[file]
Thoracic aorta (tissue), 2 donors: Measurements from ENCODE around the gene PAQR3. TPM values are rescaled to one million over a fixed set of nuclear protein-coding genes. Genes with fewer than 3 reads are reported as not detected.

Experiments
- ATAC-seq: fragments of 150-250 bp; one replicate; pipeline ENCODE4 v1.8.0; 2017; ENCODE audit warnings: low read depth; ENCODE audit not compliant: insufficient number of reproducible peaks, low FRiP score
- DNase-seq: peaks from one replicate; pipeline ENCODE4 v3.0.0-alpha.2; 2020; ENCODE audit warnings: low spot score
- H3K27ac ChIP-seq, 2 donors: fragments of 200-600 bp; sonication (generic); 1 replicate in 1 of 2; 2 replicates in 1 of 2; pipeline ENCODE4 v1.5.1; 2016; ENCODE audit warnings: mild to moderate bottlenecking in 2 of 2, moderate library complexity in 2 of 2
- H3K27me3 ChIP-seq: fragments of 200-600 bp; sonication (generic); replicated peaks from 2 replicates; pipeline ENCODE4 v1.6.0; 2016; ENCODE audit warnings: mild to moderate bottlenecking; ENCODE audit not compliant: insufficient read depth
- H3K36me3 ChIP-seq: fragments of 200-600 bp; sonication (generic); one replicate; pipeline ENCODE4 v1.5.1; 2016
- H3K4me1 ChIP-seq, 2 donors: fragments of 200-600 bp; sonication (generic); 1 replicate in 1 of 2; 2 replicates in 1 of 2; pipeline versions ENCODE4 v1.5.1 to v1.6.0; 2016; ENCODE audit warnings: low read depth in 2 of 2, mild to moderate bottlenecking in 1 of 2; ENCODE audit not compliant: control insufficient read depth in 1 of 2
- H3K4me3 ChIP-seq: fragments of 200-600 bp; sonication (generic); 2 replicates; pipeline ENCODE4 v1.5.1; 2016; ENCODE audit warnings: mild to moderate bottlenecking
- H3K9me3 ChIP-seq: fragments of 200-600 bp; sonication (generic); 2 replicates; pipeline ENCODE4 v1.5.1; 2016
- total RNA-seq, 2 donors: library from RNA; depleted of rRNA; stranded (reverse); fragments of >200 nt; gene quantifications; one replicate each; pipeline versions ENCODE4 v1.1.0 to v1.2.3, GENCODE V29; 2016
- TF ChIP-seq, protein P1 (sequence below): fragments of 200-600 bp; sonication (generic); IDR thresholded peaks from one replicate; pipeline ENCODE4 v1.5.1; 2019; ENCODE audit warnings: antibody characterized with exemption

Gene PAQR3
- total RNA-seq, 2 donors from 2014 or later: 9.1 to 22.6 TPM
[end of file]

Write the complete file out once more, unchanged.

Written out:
Thoracic aorta (tissue), 2 donors: Measurements from ENCODE around the gene PAQR3. TPM values are rescaled to one million over a fixed set of nuclear protein-coding genes. Genes with fewer than 3 reads are reported as not detected.

Experiments
- ATAC-seq: fragments of 150-250 bp; one replicate; pipeline ENCODE4 v1.8.0; 2017; ENCODE audit warnings: low read depth; ENCODE audit not compliant: insufficient number of reproducible peaks, low FRiP score
- DNase-seq: peaks from one replicate; pipeline ENCODE4 v3.0.0-alpha.2; 2020; ENCODE audit warnings: low spot score
- H3K27ac ChIP-seq, 2 donors: fragments of 200-600 bp; sonication (generic); 1 replicate in 1 of 2; 2 replicates in 1 of 2; pipeline ENCODE4 v1.5.1; 2016; ENCODE audit warnings: mild to moderate bottlenecking in 2 of 2, moderate library complexity in 2 of 2
- H3K27me3 ChIP-seq: fragments of 200-600 bp; sonication (generic); replicated peaks from 2 replicates; pipeline ENCODE4 v1.6.0; 2016; ENCODE audit warnings: mild to moderate bottlenecking; ENCODE audit not compliant: insufficient read depth
- H3K36me3 ChIP-seq: fragments of 200-600 bp; sonication (generic); one replicate; pipeline ENCODE4 v1.5.1; 2016
- H3K4me1 ChIP-seq, 2 donors: fragments of 200-600 bp; sonication (generic); 1 replicate in 1 of 2; 2 replicates in 1 of 2; pipeline versions ENCODE4 v1.5.1 to v1.6.0; 2016; ENCODE audit warnings: low read depth in 2 of 2, mild to moderate bottlenecking in 1 of 2; ENCODE audit not compliant: control insufficient read depth in 1 of 2
- H3K4me3 ChIP-seq: fragments of 200-600 bp; sonication (generic); 2 replicates; pipeline ENCODE4 v1.5.1; 2016; ENCODE audit warnings: mild to moderate bottlenecking
- H3K9me3 ChIP-seq: fragments of 200-600 bp; sonication (generic); 2 replicates; pipeline ENCODE4 v1.5.1; 2016
- total RNA-seq, 2 donors: library from RNA; depleted of rRNA; stranded (reverse); fragments of >200 nt; gene quantifications; one replicate each; pipeline versions ENCODE4 v1.1.0 to v1.2.3, GENCODE V29; 2016
- TF ChIP-seq, protein P1 (sequence below): fragments of 200-600 bp; sonication (generic); IDR thresholded peaks from one replicate; pipeline ENCODE4 v1.5.1; 2019; ENCODE audit warnings: antibody characterized with exemption

Gene PAQR3
- total RNA-seq, 2 donors from 2014 or later: 9.1 to 22.6 TPM